Even if I address the noise levels of the kids while indoors, I have found that I absolutely have to have time to MYSELF every single day…if I want to be productive…and, quite honestly, LOVING. Again, I adore my children. I really do. We have such a fun time together; I love their hearts and how each one of them feels things differently and sees things in different lights. But after teaching and working with the four big kids for a couple of hours and getting Ethan out of everything (it’s amazing how much he can dump out onto the floor during a spelling test), I am spent! I really am. My fuse is extremely short. I cannot focus on housework or any more schoolwork without feeling frustrated. I have to take time to sit and read or stare at the TV or blog or whatever…ALL ALONE. I try to get this time in while the boys are napping otherwise it doesn’t work out very smoothly. But, even though I know I need this time, I have to make sure I explain it to my girls. Sometimes they want to come sit and talk about the TV show (usually a house fixer upper type of show) or share their feelings about something (if it’s important, obviously I am going to engage them…but a lot of times it is about a non-important issue). I have to clearly explain that the way Mom functions is by taking some alone time in the middle of the day to recharge. Iris seems to be an extrovert, but she gets it and usually gives me space. Lily is an introvert and completely understands – she is rarely the one trying to talk to me during quiet time. Addy….I am not sure how she functions yet; she is usually the one that wants to snuggle up with me or talk my ear off. She likes her time to herself, but she also loves people. I try to encourage her to just take some time to herself. Sometimes it works, sometimes not.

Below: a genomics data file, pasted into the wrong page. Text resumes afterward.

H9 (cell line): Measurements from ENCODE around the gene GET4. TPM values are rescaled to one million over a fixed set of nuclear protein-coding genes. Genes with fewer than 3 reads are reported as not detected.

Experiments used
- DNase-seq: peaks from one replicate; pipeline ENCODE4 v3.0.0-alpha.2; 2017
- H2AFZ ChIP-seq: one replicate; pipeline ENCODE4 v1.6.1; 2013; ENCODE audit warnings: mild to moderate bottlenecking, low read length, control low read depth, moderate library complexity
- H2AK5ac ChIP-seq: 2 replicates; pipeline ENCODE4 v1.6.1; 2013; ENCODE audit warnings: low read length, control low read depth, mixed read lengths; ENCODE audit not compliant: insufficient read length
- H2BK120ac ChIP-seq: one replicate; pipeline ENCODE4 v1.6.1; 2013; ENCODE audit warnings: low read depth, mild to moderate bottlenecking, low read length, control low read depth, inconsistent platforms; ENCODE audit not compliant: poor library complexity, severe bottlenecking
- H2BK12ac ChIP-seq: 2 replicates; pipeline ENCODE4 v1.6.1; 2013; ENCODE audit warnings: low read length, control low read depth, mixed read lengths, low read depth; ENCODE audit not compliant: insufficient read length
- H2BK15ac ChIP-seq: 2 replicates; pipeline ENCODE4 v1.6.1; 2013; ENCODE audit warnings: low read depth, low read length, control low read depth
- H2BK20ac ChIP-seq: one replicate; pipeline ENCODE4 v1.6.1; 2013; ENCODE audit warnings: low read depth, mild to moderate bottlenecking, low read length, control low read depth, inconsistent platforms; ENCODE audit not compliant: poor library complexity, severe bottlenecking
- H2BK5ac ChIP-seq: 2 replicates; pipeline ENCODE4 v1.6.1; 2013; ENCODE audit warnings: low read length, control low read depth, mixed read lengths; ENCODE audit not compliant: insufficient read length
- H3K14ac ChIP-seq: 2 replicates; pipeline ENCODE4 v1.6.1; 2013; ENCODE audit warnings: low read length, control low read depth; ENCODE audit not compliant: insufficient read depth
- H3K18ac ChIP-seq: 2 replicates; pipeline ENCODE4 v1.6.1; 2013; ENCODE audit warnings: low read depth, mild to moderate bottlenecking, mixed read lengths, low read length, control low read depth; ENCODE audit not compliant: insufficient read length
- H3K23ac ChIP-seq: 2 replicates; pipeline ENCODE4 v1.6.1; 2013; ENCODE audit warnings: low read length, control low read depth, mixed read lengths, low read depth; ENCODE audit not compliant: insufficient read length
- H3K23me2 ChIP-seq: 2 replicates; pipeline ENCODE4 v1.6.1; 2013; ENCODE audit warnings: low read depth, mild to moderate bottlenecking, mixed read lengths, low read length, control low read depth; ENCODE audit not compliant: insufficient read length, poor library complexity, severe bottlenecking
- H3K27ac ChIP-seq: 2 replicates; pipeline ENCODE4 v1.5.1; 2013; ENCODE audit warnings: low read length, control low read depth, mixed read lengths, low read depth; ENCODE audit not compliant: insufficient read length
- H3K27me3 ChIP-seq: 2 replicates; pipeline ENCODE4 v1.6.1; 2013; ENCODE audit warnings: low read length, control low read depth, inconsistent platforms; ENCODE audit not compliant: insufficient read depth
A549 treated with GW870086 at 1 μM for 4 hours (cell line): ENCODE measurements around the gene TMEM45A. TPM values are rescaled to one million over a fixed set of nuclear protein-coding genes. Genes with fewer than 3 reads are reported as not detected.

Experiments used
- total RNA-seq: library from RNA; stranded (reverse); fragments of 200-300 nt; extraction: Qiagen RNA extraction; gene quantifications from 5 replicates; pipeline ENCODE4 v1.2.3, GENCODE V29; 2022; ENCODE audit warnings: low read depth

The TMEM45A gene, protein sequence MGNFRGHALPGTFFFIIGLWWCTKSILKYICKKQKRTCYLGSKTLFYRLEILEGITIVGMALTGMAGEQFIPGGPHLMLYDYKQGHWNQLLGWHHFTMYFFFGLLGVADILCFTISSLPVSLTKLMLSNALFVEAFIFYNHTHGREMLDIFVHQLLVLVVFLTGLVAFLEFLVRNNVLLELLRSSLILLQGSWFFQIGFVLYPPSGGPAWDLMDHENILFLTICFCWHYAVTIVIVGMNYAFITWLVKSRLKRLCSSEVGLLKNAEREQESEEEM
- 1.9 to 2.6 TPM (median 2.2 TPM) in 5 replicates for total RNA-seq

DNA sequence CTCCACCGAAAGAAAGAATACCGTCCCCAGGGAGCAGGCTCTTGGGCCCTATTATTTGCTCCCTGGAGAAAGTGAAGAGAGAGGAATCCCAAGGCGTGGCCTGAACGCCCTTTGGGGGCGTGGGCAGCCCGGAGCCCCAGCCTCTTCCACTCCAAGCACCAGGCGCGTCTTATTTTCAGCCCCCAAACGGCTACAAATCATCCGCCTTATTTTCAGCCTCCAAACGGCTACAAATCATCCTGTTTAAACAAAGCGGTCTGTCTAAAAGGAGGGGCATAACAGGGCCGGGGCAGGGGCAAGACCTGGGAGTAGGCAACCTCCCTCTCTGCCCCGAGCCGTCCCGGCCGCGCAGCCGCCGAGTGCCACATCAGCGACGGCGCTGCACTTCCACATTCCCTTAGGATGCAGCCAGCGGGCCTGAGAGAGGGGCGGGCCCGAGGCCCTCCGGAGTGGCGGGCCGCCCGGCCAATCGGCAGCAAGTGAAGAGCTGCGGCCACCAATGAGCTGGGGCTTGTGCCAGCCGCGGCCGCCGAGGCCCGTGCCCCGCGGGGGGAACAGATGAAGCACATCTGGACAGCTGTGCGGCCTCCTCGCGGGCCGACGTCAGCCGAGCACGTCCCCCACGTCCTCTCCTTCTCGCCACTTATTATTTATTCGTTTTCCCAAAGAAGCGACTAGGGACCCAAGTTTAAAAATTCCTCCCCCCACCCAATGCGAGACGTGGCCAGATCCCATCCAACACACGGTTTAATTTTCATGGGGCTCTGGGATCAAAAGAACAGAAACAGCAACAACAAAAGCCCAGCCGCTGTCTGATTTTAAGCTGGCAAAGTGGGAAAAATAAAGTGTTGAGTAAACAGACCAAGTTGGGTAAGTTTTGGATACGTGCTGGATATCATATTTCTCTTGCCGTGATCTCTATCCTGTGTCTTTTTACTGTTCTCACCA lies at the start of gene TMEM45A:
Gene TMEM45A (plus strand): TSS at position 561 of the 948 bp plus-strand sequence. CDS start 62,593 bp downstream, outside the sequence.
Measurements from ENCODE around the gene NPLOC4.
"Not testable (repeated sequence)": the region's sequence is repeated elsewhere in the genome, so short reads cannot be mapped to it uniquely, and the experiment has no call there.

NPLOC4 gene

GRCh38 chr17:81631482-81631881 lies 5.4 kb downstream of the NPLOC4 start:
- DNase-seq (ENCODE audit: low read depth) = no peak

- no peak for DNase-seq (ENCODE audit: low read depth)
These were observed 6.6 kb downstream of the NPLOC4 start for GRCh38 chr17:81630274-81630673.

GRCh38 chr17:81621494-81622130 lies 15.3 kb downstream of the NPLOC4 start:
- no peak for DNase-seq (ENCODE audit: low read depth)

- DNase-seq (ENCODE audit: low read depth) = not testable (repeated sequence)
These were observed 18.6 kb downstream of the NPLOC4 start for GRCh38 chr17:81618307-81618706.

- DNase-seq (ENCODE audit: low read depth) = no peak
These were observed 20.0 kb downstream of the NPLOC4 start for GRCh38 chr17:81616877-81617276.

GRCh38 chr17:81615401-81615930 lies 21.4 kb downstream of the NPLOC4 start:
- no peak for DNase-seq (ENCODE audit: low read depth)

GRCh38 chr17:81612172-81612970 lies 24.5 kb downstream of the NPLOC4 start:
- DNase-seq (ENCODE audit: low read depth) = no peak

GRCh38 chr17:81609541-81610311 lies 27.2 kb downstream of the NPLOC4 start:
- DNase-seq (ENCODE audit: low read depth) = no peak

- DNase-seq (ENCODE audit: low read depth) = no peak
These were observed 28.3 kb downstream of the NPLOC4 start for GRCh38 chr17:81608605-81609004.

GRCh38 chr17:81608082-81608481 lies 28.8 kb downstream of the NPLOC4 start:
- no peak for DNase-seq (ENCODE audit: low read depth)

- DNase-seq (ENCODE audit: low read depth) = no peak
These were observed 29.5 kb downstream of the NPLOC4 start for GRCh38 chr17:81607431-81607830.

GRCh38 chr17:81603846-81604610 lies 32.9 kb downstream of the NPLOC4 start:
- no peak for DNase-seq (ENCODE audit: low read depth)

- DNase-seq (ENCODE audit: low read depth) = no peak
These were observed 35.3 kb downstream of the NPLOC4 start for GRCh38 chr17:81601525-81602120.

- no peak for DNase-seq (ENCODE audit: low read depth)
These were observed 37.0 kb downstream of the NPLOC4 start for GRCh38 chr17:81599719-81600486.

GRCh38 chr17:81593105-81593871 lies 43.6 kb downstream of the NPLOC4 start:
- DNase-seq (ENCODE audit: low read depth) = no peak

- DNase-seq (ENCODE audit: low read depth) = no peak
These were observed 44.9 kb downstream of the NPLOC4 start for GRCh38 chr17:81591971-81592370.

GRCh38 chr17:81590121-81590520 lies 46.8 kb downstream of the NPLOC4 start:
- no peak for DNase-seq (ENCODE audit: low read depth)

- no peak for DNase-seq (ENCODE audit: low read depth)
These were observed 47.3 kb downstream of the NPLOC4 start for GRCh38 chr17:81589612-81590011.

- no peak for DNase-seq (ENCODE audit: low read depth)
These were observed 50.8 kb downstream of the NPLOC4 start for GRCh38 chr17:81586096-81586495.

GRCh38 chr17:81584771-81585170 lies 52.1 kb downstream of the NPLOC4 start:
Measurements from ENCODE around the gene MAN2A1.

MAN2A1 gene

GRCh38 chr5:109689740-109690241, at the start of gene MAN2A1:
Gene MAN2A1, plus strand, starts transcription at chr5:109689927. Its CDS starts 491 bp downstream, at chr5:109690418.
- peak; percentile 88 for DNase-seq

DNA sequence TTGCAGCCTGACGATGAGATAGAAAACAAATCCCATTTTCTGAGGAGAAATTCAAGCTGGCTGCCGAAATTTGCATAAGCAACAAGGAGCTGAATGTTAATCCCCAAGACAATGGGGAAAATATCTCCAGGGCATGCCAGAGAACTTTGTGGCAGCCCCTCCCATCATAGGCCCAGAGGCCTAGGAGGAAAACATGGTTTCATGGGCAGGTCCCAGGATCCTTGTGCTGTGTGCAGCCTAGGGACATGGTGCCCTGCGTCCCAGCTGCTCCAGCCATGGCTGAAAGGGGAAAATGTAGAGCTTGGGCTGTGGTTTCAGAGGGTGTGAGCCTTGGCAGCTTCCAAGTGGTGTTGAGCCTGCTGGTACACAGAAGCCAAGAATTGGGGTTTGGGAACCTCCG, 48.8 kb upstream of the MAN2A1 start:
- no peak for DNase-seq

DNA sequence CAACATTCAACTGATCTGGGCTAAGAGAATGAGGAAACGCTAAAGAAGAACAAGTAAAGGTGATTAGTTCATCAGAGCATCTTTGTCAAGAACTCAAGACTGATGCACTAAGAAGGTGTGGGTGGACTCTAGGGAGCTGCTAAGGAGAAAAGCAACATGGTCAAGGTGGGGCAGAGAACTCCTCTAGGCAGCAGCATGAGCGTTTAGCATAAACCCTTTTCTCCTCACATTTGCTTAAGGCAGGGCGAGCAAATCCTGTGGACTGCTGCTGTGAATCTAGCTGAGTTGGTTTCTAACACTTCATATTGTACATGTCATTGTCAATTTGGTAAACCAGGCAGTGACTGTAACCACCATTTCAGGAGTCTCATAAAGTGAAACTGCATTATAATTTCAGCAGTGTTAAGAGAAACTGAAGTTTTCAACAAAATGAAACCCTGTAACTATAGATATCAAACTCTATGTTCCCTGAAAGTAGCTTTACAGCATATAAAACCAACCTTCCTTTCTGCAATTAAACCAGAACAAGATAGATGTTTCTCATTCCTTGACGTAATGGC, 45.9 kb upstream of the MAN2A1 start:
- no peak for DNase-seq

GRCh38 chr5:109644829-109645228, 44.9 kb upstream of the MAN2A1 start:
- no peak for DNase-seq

And it too me awhile to decide that this wasn’t a selfish thing. I kept feeling like I was being lazy or selfish if I just sat on the couch and zoned out to a home improvement show. Or sat in the chair and read a book or crocheted or just ate the last piece of dessert. 😉 It isn’t lazy – my mind needs it. I am much more equipped to focus on dinner or leftover schoolwork if I take a little time to myself to relax my mind. I do get my quiet Bible time in before the kids are up in the morning, but the mid-day quiet time is such a help. I don’t always get it, so I have to refer back to my number 1 up above about addressing triggers on those days!
3. Even though I though being introverted would hurt our home school, it has actually helped it A LOT.
We do not belong to a co-op or any type of homeschool group. I tried it once and went on one trip with a local group. And then we never did it again. I love the idea of homeschool groups and/or co-ops; I really do. I just cannot muster up the courage to be that outgoing. And I kept beating myself up over it. You aren’t letting the kids get out there and meet new people! They need to engage with other homeschool kids. I kept telling myself we needed to do it!
And then I realized that my desire to be home a lot, where it is quiet(er) and not many other faces, has really helped us find quality time in our schooling. I can really engage the kids in a cool project…and I don’t need 15 other kiddos around. (Yes, my kids love their friends and the DO have a lot. Our neighborhood and church both have a ton of kids, and my children have made some quality friendships.) We get a lot done here at home without having to rush off to a group.
Having a desire to not be in big groups is a blessing most days. I do not feel obligated to show up for things I would be anxious about. HOWEVER, I do have to keep my desire to be alone in check. I could easily hibernate here in the house for a week, but I know that isn’t good. We are called to be salt and light in this world…and clearly that is tough to do if we ONLY stay home! So, we do venture out but for activities that suit us or in a way we can connect with others but not feel that anxiety. We meet with neighborhood friends for a Bible study. We attend a Moms’ group at church twice a month. I am mentored by a lady from church, so she and I get together once or twice a month (one-on-one or with another young mom she also mentors).
So, we do see other people. 🙂 I have just learned to appreciate not being committed to a group of many kids/families. We just wouldn’t enjoy it. I would be rushing around like a mad woman before leaving, which would cause me to have a short temper. And since I have a tough time controlling my temper…it just wouldn’t work well for us.
I am still working on making sure I don’t use introversion as an excuse to not do things, but I am amazed at how much I have learned about how I function and how to work with it to help our homeschool setting.
Have you ever taken a personality test?? Do you feel like your results affect your homeschool or day-to-day?